poor man's hand, at the same time tell
ing him that he was himself poor, and
constrained to the practice of rigid econ
omy in the support of those dependent
upon him. He left the beggar and pas
sed on his way happy in having con
tributed to the alleviation of human'
Not long subsequent, Ferris called
lone evening at the house of Mr. Howell,
and fortunately found Anne and her fa
ther alone, the former engaged upon a
piece of embroidery of a new pattern,
and the latter pouting over a volume of
ancient philosophy. On his entrance
the old gentleman took no further appa
rent notice of him than a slight incline
tion of the head and a "good evehing,
sir." He took a chair by Anne's side,
and told her of his love in low but ar
dent tones, begging permission to speak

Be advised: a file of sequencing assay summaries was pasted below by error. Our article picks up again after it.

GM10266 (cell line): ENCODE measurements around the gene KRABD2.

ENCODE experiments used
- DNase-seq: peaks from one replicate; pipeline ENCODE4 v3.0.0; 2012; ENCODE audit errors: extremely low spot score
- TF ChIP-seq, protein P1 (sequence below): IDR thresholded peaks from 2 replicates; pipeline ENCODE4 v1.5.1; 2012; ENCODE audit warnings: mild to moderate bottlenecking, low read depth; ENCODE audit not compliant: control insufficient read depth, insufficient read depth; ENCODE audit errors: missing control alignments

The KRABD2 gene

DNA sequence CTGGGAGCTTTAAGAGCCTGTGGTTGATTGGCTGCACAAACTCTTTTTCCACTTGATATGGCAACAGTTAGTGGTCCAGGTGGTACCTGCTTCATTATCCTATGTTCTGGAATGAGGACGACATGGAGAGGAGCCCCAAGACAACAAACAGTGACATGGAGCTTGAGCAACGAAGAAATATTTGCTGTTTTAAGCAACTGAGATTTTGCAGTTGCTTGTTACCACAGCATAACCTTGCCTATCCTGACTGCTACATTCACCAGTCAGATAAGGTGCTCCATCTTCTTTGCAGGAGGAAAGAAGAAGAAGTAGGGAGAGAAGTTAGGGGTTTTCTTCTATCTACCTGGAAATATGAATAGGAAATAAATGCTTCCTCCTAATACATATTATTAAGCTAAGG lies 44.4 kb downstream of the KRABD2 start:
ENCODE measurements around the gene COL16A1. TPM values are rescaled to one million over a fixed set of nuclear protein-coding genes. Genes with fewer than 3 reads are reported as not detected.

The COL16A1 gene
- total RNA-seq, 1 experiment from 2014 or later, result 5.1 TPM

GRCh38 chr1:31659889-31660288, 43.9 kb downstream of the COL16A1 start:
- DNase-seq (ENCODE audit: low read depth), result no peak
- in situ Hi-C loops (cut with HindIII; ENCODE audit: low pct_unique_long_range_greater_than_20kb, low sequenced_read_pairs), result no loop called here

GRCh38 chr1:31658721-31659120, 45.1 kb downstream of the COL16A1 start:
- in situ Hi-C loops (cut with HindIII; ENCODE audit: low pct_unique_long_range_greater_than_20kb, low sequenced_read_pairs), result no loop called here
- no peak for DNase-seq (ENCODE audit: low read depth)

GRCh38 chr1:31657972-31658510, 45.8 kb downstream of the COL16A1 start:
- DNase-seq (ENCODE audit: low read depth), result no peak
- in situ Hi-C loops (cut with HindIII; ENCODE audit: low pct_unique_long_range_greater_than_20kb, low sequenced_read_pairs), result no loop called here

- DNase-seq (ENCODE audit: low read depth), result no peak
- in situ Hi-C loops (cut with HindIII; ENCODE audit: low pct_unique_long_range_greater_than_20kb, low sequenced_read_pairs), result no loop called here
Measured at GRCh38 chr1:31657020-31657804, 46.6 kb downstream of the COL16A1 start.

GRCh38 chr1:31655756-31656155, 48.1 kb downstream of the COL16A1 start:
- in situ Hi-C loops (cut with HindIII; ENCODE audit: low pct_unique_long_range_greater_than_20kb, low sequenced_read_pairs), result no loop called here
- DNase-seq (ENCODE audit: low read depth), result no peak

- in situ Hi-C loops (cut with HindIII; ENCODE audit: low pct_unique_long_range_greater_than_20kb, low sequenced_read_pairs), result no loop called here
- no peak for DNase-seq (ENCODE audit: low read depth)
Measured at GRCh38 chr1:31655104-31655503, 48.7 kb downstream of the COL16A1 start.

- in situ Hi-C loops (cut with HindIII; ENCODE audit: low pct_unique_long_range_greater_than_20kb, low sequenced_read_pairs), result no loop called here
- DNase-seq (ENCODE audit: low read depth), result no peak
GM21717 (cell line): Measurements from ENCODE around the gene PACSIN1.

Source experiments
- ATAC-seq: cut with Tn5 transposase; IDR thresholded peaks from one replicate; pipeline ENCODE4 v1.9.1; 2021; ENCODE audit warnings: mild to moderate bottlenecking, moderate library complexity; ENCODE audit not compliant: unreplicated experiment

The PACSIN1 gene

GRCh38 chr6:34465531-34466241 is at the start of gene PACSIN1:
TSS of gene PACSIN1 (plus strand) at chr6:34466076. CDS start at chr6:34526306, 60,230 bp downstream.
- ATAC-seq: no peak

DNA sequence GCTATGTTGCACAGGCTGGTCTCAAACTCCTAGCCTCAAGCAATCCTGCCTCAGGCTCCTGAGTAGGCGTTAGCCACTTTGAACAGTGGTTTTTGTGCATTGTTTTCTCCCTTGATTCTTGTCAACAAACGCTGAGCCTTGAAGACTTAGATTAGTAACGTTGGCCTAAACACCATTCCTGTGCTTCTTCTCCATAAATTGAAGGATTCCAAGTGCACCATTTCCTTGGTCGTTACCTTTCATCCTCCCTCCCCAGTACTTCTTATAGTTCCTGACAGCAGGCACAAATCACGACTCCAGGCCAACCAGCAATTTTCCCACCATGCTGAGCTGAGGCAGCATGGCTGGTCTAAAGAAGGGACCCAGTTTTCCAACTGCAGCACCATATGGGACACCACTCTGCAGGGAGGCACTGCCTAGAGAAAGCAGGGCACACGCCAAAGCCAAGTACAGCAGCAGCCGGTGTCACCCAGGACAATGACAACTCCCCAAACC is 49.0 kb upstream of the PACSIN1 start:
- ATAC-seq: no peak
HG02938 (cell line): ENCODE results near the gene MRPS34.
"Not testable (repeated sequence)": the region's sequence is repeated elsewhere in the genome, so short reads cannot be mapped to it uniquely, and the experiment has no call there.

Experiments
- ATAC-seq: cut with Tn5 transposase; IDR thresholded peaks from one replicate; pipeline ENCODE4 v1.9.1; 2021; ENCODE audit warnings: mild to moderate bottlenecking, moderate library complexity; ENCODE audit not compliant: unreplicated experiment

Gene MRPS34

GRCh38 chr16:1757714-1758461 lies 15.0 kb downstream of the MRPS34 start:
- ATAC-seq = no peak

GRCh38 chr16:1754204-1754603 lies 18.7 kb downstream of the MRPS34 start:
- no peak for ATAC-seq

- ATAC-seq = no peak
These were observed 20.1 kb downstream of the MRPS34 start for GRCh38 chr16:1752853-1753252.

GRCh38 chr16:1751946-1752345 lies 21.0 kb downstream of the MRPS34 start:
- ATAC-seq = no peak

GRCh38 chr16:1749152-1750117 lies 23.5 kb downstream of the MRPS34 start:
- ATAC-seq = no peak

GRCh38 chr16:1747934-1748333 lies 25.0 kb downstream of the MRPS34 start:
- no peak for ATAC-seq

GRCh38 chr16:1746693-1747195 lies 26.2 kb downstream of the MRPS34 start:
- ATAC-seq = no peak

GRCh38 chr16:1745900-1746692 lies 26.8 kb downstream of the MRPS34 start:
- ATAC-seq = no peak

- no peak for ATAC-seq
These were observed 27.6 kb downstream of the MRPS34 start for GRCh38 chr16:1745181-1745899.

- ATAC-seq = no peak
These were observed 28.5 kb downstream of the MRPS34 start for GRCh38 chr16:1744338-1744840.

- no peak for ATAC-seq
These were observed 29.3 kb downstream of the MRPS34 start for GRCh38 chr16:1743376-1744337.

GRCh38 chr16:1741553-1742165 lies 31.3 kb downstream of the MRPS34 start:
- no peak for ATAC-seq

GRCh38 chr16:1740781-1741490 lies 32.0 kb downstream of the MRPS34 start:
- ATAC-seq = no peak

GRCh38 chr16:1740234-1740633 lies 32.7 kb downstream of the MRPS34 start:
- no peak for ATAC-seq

to her father on the subject.
" Oh, he will not hear a word of the
HUNTINGDON, PA., TUESDAY, APRIL 8, 1849.
matter, I know," said the sorrowing
girl. "No longer ago than yesterday,
he spoke to me relative to a connection
with Mr. Reed—l can never love but
said the beduty, giving him
Ferris could bear this suspense no
longer. In fact, the hint relative to her
alliance to another, spurred him to ac
tion. He proceeded to that part of the
room where Mr. Howell sat and after a
few introductory remarks, said :
"You have doubtless observed, sir,
my intimacy in your family for more
than a year past. From the fact that
you did not object to my attention to
your daughter, I have been led to hope
that it might not be altogether against
your wishes. May I ask, sir, with due
respect, your opinion in this matter 1"
" I have often seen you here," replied
Howell, " and have no reason to object
to your visits, sir."
"indeed sir, you are very kind. I
have neither fortune or rank to offer
your daughter, but still, emboldened by
love, I ask for her hand."
The old man laid by his book, and re
moving his spectacles, asked :
"Does the young lady sanction this
_ "She does."
" And you ask—"
"Your daughter's hand."
" It is yours !"
Ferris sprang in astonishment to his